reverse engineering desire

Durga

It’s been a month+ since we’ve started our The Desire Map journey and I have yet to really engage in any meaningful journaling on it.

Desire is such a touchy word. I suppose that’s where the “core” part comes in, in this context.

Desire.

The task we had set for this week was to take two things overall that we resonated with and two that we felt were foreign and to discuss them at our next Spreecast book group meeting.

In any case….

Not much of what is shared in The Desire Map fails to resonate with me. In fact I can’t think of a single thing. The heaviness of goals versus inspired inklings led by deep inner-belly intuitive knowing especially speaks.

Life is juicy – Danielle says so – but it doesn’t take her telling me for it to be so, or for me to know the truth of that statement. It simply is a good and sometimes much needed reminder of it being so.

With that said, though, it is at once both simple and complicated to live in this world post The Desire Map reading.

I overheard someone once say that after one reads The Four Agreements, one is forever changed – almost curse-like, if you will – and can never go back to seeing the world in the way it was perceived prior to having read it. In many ways that was true and it empowered me in a way that will forever remain with me, but its’ lessons were gently pervasive rather than slam in your gut *pow*.

The Desire Map is different.

As much as Danielle’s full admission to “Shakti” being one of her core motivators is obvious from the get go, there is an element of danger in all of this desiring business. As with all god-like archetypal energies, there is as much destroy as there is create in Shakti (in fact it is really rather a continual cycle of each). The trick is to embrace each aspect of it throughout the process – that’s the hard part.

That is the part that begs me to pay attention – to be aware – because without awareness and balance, footing is lost.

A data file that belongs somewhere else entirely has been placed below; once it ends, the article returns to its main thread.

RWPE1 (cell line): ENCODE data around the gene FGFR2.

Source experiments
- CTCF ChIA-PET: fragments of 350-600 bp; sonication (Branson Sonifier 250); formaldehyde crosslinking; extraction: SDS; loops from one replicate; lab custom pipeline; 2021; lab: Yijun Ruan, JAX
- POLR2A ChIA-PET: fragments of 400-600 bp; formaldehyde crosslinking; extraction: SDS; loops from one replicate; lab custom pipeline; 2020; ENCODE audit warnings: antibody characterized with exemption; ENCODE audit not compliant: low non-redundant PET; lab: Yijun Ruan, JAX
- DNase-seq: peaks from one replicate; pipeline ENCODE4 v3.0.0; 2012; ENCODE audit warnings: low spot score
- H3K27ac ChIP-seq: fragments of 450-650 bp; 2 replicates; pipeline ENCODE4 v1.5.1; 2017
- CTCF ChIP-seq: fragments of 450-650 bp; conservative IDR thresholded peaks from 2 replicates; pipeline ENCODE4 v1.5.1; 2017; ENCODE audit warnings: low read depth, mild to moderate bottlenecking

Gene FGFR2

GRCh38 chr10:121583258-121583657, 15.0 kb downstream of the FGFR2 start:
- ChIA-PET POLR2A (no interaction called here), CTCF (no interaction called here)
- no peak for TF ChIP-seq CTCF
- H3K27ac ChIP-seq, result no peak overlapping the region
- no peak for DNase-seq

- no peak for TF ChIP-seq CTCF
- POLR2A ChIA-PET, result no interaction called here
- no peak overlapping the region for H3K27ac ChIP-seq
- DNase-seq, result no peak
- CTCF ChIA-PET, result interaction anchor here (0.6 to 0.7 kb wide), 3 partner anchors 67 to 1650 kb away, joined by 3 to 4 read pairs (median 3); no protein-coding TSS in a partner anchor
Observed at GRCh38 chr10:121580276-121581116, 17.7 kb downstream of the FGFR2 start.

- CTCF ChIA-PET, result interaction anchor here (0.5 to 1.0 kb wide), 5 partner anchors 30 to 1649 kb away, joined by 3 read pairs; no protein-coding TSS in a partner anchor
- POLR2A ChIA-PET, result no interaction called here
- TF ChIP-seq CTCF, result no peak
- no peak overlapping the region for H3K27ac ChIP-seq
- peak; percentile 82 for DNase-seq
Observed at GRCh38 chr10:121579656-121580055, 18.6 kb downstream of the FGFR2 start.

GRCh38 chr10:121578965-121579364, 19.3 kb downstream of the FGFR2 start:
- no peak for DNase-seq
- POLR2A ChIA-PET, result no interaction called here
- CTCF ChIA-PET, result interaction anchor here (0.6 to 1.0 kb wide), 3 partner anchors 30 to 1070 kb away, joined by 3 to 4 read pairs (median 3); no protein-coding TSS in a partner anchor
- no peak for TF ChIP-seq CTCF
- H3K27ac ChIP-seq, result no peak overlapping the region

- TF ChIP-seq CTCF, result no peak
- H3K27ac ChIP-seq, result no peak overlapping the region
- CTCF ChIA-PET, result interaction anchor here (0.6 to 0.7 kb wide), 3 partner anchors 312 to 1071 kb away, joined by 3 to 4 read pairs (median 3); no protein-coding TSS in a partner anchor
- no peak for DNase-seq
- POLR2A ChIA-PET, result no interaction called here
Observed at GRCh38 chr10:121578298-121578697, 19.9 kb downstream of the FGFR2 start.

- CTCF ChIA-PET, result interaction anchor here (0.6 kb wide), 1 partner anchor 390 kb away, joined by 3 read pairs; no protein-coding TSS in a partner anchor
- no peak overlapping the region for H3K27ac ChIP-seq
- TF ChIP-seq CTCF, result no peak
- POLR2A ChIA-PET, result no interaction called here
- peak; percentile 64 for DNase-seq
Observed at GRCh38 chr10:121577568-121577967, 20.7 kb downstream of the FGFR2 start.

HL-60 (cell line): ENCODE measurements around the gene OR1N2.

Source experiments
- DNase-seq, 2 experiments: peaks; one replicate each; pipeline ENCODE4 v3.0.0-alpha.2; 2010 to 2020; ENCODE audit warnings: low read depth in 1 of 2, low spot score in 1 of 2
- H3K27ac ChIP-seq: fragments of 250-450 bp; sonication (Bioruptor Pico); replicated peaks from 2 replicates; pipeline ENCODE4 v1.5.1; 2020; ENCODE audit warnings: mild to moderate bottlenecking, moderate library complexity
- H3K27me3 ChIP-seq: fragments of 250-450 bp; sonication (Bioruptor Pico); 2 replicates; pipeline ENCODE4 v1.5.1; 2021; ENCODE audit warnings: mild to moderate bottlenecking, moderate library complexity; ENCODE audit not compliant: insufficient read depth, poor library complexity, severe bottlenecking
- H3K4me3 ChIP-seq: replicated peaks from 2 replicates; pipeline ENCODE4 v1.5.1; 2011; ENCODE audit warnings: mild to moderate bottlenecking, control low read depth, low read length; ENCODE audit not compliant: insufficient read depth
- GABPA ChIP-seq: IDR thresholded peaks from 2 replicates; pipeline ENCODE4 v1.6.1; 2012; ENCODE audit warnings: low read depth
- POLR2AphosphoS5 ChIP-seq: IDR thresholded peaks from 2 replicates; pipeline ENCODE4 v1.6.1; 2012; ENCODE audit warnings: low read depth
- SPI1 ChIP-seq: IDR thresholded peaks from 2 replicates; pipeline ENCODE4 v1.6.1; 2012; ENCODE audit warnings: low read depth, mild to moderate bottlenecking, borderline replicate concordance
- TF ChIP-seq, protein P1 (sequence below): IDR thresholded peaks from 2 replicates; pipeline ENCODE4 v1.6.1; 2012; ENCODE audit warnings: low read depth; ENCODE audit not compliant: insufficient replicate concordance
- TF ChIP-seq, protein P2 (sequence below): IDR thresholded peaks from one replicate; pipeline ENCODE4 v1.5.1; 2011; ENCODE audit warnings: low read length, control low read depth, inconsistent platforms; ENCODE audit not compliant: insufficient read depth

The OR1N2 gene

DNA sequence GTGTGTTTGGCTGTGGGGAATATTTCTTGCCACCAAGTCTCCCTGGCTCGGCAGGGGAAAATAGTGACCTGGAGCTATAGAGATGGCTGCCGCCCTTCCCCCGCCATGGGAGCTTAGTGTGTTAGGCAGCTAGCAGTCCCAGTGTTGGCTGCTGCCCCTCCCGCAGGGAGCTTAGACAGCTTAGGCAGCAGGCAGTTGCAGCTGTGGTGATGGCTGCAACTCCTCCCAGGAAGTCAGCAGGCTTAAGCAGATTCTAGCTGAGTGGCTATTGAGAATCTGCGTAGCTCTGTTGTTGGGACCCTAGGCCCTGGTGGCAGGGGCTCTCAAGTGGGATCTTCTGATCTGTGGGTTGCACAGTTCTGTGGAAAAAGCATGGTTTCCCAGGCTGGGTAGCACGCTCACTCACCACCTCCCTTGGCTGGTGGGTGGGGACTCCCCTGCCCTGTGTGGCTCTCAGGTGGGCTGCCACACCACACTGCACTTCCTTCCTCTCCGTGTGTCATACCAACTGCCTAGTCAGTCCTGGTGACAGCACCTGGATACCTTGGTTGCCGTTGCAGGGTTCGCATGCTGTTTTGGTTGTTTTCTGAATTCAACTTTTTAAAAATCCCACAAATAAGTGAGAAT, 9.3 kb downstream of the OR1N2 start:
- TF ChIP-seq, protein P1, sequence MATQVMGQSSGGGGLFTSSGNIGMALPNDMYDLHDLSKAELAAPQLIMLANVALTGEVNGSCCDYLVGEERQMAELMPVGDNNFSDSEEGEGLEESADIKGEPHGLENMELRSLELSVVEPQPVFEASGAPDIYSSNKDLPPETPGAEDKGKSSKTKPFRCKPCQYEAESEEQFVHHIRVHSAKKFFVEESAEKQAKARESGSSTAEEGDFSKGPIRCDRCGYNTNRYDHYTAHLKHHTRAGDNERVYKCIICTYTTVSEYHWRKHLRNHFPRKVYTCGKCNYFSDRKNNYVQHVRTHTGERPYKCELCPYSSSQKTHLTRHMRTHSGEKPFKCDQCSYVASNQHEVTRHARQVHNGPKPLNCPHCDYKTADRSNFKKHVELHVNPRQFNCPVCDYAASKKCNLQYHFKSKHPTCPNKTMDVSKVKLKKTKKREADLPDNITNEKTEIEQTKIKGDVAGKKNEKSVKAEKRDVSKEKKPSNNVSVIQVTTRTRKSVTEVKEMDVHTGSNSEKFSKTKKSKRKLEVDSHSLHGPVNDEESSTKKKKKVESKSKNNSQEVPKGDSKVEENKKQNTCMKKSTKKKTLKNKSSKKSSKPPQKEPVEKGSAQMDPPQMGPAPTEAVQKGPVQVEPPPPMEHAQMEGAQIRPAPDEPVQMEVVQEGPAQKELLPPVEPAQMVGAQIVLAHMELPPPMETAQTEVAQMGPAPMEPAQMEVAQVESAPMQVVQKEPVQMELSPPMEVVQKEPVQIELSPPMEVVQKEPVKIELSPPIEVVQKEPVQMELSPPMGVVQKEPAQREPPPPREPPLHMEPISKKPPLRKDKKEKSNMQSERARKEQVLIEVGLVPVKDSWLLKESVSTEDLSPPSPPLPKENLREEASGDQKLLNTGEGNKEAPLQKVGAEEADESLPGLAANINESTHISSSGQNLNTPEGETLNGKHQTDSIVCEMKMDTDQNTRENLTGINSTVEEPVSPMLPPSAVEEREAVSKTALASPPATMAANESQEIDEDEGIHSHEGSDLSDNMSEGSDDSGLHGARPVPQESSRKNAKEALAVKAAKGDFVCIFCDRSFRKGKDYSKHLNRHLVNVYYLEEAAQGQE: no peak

Several years ago I had reached a stalemate with desire. Through the process of elimination I knew what I didn’t want, an ever-growing itemization of things that didn’t work. I went looking for Shakti too.

No, really – in a literal sense. I had even posted a photo of adi-shakti to my Facebook page with the following:

Adi Shakti, Adi Shakti, Adi Shakti, Namo Namo! Sarab Shakti, Sarab Shakti, Sarab Shakti, Namo Namo! Prithum Bhagvati, Prithum Bhagvati, Prithum Bhagvati, Namo Namo! Kundalini Mata Shakti, Mata Shakti, Namo Namo!

Translation:

Primal Shakti, I bow to Thee! All-Encompassing Shakti, I bow to Thee! That through which Divine Creates, I bow to Thee! Creative Power of the Kundalini, Mother of all Mother Power, To Thee I Bow!

“Merge in the Maha Shakti. This is enough to take away your misfortune. This will carve out of you a woman. Woman needs her own Shakti, not anybody else will do it… When a woman chants the Kundalini Bhakti mantra, God clears the way. This is not a religion, it is a reality. Woman is not born to suffer, and woman needs her own power.”

“When India and Indian women knew this mantra, it dwelt in the land of milk and honey.” ~Yogi Bhajan (Harbhajan Singh)

I scoured the shelves of the Little India shops up The Main for a figure of Devi that I could take home. You can take the girl out of the ashram, but some things just stick, and though I know that no goddess is *actually* embodied in the moulded metal I funnel energy into, I know that concentrated energy and intent makes shit happen. I ended up with the one above who I believe is Durga.

I also felt compelled to reach for balance, so I found this lovely yab-yum, representing both aspects of deity united and balanced.

Yab-Yum

Sitting here at my current vantage point, I realize that it would probably be far more productive to get to where I want to by reverse engineering rather than by using the process of elimination. Start with a clear idea of what I want and work backwards rather than search for the absence of the things that didn’t work previously.

Our lives are a metaphor. I’ve come to realize as I go along. As with all metaphors, they can be interpreted in myriad ways, depending upon how they are viewed.

The Song Remains The Same
(Led Zepplin)

I had a dream. Crazy dream.
Anything I wanted to know, any place I needed to go.

Hear my song. People won’t you listen now? Sing along.
You don’t know what you’re missing now.
Any little song that you know
Everything that’s small has to grow.
And it has to grow!

California sunlight, sweet Calcutta rain
Honolulu Starbright – the song remains the same.
Sing out Hare Hare, dance the Hoochie Koo
City lights are oh so bright, as we go sliding… sliding… sliding through.

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